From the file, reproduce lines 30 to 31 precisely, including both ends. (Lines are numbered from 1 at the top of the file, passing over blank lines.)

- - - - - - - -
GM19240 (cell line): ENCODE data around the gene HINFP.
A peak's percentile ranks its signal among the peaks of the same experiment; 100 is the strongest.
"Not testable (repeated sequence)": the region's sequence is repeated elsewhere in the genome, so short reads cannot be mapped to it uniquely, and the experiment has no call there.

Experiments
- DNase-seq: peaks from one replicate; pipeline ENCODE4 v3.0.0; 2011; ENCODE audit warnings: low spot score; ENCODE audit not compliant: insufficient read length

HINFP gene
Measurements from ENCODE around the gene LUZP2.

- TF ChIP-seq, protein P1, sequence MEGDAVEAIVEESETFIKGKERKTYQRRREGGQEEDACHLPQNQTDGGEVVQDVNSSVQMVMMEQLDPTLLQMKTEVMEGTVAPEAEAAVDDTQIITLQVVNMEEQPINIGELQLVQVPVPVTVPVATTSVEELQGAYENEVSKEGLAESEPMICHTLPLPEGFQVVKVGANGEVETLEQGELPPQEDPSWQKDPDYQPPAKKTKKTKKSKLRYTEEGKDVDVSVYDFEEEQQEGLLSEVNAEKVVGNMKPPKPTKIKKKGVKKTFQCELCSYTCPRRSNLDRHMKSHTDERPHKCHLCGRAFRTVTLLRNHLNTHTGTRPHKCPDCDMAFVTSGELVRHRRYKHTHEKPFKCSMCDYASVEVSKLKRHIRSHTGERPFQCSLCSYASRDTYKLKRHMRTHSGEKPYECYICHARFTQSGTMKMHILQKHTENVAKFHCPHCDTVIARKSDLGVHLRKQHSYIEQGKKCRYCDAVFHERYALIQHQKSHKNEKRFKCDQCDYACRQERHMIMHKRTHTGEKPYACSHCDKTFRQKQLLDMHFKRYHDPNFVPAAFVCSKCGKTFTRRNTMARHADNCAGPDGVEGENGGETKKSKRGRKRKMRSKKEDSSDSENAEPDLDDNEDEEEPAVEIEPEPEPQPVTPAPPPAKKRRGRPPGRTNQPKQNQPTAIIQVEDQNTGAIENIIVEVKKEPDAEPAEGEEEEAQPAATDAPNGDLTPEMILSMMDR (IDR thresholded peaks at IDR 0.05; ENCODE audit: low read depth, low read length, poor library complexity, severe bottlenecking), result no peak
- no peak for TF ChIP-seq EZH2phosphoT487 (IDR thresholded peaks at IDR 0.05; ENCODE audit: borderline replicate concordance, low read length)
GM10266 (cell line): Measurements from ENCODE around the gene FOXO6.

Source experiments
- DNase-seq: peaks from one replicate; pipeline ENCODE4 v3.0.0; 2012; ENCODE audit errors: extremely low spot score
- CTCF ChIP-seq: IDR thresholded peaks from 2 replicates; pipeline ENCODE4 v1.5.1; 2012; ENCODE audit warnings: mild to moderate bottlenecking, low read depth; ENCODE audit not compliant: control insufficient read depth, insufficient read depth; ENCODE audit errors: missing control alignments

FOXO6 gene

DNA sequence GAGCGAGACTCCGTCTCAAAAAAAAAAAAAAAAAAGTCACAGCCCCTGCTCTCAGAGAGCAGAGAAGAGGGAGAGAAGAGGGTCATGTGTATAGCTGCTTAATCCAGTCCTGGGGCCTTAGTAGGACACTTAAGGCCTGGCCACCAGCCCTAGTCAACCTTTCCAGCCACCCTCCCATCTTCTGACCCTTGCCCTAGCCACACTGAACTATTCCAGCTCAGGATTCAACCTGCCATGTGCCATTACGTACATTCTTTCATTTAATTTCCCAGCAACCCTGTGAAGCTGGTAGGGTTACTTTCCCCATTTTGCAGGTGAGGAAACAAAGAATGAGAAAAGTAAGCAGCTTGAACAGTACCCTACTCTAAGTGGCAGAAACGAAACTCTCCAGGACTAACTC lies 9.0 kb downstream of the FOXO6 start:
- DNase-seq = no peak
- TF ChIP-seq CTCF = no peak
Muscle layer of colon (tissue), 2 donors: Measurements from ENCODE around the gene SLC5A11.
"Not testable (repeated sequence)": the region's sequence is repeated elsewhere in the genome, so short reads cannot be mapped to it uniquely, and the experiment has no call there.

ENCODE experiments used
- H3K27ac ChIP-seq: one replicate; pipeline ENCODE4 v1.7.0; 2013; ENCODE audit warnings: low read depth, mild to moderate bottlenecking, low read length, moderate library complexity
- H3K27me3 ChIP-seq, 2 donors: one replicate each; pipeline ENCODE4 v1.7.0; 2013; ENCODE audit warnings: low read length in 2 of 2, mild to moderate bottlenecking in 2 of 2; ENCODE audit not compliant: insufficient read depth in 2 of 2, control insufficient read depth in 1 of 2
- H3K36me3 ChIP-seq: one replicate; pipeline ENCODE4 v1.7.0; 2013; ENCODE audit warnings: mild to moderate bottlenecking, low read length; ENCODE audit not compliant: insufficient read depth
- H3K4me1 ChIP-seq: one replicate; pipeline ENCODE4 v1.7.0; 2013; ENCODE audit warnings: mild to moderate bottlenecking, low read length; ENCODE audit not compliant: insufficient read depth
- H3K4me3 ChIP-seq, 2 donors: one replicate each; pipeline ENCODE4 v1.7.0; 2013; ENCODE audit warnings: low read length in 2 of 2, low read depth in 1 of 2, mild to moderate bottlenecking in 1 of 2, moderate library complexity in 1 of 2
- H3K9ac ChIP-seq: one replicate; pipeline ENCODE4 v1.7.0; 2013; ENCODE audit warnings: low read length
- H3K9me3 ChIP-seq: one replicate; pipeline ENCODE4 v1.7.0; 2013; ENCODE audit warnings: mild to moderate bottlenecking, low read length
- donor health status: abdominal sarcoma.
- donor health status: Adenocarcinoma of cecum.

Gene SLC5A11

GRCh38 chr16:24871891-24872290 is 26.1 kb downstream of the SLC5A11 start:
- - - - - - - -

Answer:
Gene SLC5A11

GRCh38 chr16:24871891-24872290 is 26.1 kb downstream of the SLC5A11 start: